Spring reminders about COVID (for undergraduates)

April 13, 2022

Key Reminders:

  • Take any cold or flu-like symptoms seriously, and follow the guidelines below if you or someone you know develops symptoms.
  • Daily attestations in Covid Pass are no longer required, but you must attest if you have symptoms.
  • Testing is available on demand for anyone in COVID Pass who needs or wants it.
  • Respect each other’s choices about masking.

Dear students,

As we reflect on this past month since we relaxed COVID restrictions on campus, we appreciate how you have adapted to the changes and are working together to ensure that everyone has a good semester. Currently, Massachusetts is seeing a slight increase in COVID cases. As we prepare for warmer weather and spring semester celebrations, we want to remind you of some important policies and precautions.

Report symptoms

First and foremost, be especially mindful of your own health and take any cold or flu-like symptoms seriously. If you start to feel symptomatic, or if you are a close contact of someone who develops symptoms or who tests positive for COVID, please follow these steps:

  • Using COVID Pass, immediately attest to any symptoms you develop.
  • Start masking as a precaution right away.
  • As soon as possible, drop off a PCR test at any of MIT’s self-administered PCR test drop-off locations. You may also use a rapid antigen test if you have one, but we recommend following that up with a PCR test.
  • If your PCR or rapid antigen test is positive for COVID, complete MIT Medical’s case information form and follow the instructions emailed to you.
  • It’s also a good idea to fill out the COVID support form if you or a roommate tests positive to get additional guidance on next steps.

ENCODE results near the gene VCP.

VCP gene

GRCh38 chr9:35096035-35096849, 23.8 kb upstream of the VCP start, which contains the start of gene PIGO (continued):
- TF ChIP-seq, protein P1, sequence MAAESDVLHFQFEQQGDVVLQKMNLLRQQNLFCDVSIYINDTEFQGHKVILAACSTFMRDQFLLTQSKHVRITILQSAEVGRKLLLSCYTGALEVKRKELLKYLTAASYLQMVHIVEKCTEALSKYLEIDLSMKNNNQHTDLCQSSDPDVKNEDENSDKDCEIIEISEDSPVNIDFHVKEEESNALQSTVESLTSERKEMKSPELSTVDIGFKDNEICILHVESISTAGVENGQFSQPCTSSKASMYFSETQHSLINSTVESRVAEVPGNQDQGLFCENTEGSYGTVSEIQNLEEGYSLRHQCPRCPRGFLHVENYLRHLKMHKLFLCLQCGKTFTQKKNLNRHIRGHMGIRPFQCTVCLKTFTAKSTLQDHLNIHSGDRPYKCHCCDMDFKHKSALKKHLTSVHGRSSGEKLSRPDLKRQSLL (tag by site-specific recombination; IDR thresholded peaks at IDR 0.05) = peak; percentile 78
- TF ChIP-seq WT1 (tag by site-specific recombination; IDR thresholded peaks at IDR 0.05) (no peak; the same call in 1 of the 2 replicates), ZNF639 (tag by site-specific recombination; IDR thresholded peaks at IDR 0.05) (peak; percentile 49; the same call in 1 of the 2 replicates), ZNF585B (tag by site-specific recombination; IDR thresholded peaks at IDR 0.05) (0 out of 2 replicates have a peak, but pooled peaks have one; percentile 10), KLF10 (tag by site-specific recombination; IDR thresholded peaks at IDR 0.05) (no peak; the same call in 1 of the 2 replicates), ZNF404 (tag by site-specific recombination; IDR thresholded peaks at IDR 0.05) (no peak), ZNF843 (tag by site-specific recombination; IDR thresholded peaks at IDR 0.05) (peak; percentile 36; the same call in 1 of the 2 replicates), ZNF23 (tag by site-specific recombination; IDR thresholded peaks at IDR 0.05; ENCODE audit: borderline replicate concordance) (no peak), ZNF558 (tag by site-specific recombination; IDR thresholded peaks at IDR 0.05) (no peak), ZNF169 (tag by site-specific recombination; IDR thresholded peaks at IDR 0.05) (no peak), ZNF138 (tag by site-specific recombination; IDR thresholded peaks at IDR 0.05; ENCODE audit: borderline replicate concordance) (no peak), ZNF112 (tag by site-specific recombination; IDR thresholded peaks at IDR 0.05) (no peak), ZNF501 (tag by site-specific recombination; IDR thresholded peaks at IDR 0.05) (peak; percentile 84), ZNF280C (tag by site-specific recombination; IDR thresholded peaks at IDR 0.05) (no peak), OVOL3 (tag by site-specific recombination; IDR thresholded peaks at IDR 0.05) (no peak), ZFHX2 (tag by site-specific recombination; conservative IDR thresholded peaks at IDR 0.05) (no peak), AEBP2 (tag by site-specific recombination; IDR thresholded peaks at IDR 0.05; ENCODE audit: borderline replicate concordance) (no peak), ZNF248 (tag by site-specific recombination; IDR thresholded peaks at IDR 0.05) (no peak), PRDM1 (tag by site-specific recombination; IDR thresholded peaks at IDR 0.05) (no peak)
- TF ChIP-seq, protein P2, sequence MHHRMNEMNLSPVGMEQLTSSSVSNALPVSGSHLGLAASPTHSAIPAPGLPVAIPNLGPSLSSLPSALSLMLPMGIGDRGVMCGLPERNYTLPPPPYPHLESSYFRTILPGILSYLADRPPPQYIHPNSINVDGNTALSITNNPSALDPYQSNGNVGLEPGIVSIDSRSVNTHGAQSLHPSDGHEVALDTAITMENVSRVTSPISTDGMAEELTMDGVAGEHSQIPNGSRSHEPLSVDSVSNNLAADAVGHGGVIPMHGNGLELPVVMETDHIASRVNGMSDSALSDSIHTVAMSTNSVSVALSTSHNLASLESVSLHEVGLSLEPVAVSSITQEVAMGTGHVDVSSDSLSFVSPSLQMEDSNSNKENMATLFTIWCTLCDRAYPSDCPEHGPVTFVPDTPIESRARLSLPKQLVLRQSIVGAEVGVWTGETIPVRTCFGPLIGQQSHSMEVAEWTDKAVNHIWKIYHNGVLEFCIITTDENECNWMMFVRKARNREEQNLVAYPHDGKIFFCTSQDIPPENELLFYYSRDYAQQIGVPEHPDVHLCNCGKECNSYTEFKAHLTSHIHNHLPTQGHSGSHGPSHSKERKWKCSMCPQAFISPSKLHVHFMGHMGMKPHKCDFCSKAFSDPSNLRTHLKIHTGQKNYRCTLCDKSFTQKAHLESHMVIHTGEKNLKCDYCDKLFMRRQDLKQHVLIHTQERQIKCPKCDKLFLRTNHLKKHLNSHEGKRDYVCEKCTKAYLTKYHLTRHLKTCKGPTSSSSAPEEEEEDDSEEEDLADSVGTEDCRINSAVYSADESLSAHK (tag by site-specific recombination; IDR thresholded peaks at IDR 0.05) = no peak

Please remember that there are more illnesses out there than just COVID. If you have cold or flu-like symptoms, we strongly encourage you to avoid going to work or classes, or having any contact with others. Also, wear a mask whenever you are symptomatic and until you feel better, regardless of your COVID test results. You’ll be doing your part to prevent colds, flu, and possibly COVID from spreading.

And lastly, if MIT Medical’s contact tracing team reaches out to you for any reason, be sure to follow all the instructions they give you.

Positive COVID tests and meals

All positive COVID tests must be reported through COVID Pass, including non-MIT COVID tests or rapid antigen tests you take on your own. Also, for residents of undergraduate residence halls, please keep in mind that meals delivered to the halls are for isolating students who cannot obtain food on their own. Only students who report their positive test through COVID Pass will receive free meals during isolation. Please contact foodneed@mit.edu if you have any dietary restrictions.

Each FSILG has developed a plan to make sure residents who are positive can access meals. If you live in an FSILG, check with your GRA or house president for more information.


Thank you for respecting each others’ choices on masking. Masking is something individuals can always do to reduce the spread of COVID, and many community members continue to wear masks for their own health or to protect others who may be vulnerable to infection. You must wear a mask indoors if you are unvaccinated, if you are not up to date with your booster shot, or when you are in MIT Medical or riding on MIT shuttle buses per state regulation. We will continue to make high-quality masks available on campus at the front desks of all residence halls and at testing sites.


COVID testing is optional and available on demand for anyone in COVID Pass. In addition to when you are feeling symptomatic or are the close contact of someone who may have COVID, please get tested if you were in an elevated-risk situation (e.g., traveling, attending a gathering) or if you plan on traveling, attending an event, or interacting with people who may be at a higher risk for contracting COVID. Test results will typically be available in COVID Pass within one business day or less.

Thank you 

We know how to manage situations when case numbers increase, and we can do it again. By being mindful of your own health and by taking necessary steps if you start feeling symptoms, we will make it through this situation, too.


Suzy M. Nelson 
Vice Chancellor and Dean for Student Life

Cecilia Stuopis, MD 
Medical Director, MIT Medical